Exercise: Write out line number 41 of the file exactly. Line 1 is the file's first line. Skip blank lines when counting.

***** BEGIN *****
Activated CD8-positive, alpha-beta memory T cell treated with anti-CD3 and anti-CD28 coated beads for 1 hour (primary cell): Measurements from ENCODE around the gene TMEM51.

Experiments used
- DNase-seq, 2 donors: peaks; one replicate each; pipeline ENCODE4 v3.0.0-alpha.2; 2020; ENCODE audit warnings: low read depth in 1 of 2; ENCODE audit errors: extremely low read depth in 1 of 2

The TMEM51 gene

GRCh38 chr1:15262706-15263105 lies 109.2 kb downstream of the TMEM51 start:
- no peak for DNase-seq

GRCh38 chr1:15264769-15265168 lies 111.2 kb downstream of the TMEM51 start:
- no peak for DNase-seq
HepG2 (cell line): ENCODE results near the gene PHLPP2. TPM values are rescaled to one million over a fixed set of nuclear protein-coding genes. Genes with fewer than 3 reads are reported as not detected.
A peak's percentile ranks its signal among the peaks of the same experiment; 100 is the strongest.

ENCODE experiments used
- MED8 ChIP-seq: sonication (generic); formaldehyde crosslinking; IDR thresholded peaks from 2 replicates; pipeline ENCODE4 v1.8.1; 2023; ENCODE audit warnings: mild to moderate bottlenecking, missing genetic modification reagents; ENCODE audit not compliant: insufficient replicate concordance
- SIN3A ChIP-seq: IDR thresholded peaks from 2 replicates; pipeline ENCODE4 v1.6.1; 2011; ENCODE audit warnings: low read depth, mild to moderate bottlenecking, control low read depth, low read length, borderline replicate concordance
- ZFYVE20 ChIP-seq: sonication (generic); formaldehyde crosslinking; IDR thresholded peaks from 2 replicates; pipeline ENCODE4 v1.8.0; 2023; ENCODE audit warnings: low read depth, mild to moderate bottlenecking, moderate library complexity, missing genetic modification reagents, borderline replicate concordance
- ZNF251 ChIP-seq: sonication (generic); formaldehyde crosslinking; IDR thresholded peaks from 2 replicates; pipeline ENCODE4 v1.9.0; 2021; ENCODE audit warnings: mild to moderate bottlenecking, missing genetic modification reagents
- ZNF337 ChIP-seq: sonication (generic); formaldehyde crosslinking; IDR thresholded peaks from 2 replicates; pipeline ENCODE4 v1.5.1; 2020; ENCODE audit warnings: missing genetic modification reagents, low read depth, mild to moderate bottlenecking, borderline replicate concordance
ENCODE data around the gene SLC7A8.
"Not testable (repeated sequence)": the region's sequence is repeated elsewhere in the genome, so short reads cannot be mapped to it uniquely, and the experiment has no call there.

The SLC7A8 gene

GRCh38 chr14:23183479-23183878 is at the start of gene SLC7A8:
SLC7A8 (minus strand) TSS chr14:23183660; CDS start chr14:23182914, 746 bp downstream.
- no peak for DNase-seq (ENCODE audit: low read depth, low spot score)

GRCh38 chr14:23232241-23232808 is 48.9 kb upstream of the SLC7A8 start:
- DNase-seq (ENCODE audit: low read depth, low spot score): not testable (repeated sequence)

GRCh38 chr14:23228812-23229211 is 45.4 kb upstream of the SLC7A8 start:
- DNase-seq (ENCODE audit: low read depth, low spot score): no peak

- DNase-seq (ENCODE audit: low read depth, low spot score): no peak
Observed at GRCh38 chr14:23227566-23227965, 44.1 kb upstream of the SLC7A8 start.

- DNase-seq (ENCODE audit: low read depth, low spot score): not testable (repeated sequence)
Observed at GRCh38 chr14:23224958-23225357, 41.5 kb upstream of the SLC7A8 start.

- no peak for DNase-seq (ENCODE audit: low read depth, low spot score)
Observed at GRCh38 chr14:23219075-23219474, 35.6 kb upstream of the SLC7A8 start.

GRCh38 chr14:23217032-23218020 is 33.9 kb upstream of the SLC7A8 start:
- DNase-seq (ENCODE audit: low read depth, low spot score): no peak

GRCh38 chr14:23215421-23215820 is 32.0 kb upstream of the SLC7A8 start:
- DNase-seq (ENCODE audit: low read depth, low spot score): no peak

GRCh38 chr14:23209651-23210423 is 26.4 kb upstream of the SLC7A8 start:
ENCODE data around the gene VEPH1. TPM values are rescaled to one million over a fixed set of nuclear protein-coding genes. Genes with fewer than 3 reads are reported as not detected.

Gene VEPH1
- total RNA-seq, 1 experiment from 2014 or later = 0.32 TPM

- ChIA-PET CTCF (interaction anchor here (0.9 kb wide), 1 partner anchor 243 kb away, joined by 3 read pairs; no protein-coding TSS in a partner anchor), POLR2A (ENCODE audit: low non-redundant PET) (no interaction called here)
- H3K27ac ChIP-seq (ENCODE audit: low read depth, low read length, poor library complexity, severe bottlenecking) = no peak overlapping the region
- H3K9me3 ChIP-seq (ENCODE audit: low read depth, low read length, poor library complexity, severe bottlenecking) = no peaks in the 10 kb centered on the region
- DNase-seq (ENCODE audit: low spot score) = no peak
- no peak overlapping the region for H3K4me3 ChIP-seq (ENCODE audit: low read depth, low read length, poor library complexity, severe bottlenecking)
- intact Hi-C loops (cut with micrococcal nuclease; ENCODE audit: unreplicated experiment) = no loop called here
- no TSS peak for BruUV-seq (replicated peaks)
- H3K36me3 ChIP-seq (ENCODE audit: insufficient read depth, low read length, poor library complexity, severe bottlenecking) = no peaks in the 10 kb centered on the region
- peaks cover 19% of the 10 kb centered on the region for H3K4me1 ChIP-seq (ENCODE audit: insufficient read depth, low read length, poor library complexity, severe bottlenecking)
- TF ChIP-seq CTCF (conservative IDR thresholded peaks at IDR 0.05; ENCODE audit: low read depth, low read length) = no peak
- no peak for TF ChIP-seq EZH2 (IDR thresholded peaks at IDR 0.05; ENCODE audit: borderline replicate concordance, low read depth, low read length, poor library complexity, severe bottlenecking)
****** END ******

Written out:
- ChIA-PET CTCF (interaction anchor here (0.9 kb wide), 1 partner anchor 243 kb away, joined by 3 read pairs; no protein-coding TSS in a partner anchor), POLR2A (ENCODE audit: low non-redundant PET) (no interaction called here)